Social Scientist. v 25, no. 290-291 (July-Aug 1997) p. 51.

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The Putting Out System in Ancient India

This note is a modest attempt to trace the origin of the putting out system in ancient India. The idea was provoked by references found in the Manu Samhita and the Arthasastra about the weight of a piece of a cloth to be returned after being woven with a certain quantity of yarn given out to the weavers. These references impel us to recast our earlier views and place the hypothesis that the putting out system, far from being introduced by the Europeans during the colonial period, was well established in India since the middle of the first millenium B.C.

Putting out is a system of manufacturing where the raw materials are delivered out to so called independent craftsmen who while processing the materials at different stages with their own instruments of production return the products to the raw material supplying agents. Its origin is said to have taken place in the 'domestic' industries of wool and silk manufacture in the European countries during the sixteenth or even in the 15th-14th century at a stage when production exceeded local consumption demand and the trader middleman as an essential ally of the artisan had bought the products and sold them in distant markets after some processing before the final sale. The merchant clothier of England and his French counterpart, the Fabricant 'bought the wool and had it carded, spun, woven, fulled and dressed at his own expenses'. These processing were being done for the clothier by the artisans at their homes with their family members or by some additional apprentices as a subsidiary occupation of their traditional farming. The artisans receiving wages from the merchant were no more than, inspite of their apparent independence, workmen in the services of an employer (Mantaux, 1928/1948, pp. 32-33, 62-63).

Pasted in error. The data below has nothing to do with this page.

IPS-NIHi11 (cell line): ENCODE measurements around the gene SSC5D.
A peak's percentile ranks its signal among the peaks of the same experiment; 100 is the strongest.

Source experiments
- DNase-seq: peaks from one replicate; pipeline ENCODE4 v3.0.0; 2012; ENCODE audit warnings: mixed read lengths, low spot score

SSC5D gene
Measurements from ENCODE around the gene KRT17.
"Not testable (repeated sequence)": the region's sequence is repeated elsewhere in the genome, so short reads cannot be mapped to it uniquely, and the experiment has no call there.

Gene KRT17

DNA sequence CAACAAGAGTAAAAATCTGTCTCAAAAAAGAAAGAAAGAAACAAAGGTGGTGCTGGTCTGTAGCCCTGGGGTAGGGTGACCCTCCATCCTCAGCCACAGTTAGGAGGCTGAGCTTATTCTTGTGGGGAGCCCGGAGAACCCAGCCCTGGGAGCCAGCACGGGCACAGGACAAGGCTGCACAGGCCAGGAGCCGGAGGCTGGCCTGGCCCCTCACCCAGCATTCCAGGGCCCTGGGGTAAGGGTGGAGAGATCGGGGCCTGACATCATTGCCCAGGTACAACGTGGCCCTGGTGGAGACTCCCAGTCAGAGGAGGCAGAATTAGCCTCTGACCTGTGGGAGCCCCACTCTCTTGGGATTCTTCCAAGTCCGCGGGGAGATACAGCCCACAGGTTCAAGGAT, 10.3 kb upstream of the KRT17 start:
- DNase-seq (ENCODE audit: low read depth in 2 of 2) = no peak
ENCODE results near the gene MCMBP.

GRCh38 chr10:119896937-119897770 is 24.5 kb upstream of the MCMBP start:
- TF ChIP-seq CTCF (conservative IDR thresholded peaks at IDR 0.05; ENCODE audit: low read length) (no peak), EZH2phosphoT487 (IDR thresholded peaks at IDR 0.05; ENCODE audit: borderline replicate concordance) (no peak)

While elaborating the growth of industry and enterprise Marshall (18907 1956, pp. 246, 618) states that nearly all the textile works in England at the time of the French revolution were done on 'a system of contracts'. The undertaker had 'let out contracts' to a large number of people scattered over the countryside. The agents of the large undertaker came to the remote villages, 'supplied the raw materials and even the simple implements that were used; those who took the contract executed it by the labour of themselves and their families and sometimes, but not always, by that of a few assist-

* Department of Economics, SBMS College, Sualkuchi, Assam.

Social Scientist, Vol. 25, Nos. 7-8, July-August 1997

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